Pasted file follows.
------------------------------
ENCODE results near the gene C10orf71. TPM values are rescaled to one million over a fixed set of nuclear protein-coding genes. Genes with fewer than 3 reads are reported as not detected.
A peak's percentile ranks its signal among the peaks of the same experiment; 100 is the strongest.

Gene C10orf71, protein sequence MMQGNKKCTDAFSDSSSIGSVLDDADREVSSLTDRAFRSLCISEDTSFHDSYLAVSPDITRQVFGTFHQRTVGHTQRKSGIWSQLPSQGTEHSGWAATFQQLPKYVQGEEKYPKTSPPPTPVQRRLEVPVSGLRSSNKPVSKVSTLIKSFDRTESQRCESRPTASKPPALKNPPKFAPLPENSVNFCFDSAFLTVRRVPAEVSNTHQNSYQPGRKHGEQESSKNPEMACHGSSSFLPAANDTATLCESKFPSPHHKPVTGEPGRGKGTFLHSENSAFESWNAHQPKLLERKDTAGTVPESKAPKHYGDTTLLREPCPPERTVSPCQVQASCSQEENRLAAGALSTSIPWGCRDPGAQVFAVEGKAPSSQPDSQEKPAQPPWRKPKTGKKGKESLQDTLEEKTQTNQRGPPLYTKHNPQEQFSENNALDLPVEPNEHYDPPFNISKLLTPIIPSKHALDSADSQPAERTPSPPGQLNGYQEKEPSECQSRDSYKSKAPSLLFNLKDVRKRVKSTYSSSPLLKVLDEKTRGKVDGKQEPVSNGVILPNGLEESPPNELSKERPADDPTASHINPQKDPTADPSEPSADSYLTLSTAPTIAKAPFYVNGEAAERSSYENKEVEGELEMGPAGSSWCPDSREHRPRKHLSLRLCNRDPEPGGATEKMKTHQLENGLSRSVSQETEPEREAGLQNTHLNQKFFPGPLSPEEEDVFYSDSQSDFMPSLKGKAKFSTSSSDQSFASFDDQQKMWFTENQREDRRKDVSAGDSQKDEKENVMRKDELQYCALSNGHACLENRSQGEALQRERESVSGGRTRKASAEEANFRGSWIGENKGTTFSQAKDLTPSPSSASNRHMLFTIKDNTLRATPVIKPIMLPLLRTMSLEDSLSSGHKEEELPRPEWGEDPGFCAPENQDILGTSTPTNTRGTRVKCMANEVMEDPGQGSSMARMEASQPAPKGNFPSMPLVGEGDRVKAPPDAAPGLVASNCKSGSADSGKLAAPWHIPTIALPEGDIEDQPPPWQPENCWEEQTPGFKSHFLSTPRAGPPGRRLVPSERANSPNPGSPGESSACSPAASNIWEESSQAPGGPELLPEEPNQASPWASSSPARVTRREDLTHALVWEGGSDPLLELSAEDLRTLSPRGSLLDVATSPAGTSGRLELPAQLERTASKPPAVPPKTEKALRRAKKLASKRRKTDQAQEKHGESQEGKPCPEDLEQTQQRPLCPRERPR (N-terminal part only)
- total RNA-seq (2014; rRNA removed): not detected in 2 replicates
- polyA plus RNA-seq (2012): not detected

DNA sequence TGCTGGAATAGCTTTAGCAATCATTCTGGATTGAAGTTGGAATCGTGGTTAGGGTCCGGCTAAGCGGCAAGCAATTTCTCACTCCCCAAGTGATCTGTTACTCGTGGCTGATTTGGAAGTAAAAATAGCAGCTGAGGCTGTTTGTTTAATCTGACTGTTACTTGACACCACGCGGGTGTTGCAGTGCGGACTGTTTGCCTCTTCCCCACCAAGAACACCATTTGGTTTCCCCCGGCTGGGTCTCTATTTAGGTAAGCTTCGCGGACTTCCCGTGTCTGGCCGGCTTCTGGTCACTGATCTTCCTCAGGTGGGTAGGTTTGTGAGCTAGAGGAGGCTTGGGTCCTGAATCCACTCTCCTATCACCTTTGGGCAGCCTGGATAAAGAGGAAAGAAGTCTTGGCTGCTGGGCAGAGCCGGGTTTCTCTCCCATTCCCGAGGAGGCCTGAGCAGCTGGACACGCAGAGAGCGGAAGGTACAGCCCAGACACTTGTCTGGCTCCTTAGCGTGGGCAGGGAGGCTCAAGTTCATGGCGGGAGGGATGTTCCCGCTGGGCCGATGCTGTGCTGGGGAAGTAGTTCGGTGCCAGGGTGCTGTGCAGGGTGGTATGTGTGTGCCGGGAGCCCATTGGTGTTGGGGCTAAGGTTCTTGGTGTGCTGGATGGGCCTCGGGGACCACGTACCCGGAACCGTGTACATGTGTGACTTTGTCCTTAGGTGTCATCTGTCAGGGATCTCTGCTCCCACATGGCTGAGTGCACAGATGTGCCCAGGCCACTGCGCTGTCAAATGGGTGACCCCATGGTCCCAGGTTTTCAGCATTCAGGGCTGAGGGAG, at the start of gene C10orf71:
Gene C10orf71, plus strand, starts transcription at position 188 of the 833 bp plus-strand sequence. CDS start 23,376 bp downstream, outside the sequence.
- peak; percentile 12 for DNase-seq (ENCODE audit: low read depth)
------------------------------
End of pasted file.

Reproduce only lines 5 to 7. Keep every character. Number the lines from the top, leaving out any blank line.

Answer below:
- polyA plus RNA-seq (2012): not detected

DNA sequence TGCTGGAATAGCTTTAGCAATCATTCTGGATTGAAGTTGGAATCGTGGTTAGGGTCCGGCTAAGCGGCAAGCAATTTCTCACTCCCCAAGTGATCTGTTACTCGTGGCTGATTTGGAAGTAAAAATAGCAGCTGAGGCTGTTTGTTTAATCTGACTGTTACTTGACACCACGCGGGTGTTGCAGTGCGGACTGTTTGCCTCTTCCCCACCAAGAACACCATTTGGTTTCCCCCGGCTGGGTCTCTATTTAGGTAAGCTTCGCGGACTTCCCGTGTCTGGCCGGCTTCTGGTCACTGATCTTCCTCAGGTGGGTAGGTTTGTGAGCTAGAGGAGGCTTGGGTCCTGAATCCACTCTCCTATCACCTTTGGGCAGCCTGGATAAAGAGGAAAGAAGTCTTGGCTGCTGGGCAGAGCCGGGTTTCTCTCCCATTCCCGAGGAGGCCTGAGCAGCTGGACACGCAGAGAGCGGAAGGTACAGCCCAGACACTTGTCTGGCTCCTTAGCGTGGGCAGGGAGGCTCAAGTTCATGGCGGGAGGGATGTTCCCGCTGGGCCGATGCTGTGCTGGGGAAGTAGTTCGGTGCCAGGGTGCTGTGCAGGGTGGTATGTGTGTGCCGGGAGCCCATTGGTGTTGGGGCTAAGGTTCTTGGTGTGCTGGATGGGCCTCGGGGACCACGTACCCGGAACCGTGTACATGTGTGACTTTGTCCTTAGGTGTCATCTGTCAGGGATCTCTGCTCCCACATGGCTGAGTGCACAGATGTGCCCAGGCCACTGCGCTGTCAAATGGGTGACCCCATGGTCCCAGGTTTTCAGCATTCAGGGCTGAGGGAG, at the start of gene C10orf71:
Gene C10orf71, plus strand, starts transcription at position 188 of the 833 bp plus-strand sequence. CDS start 23,376 bp downstream, outside the sequence.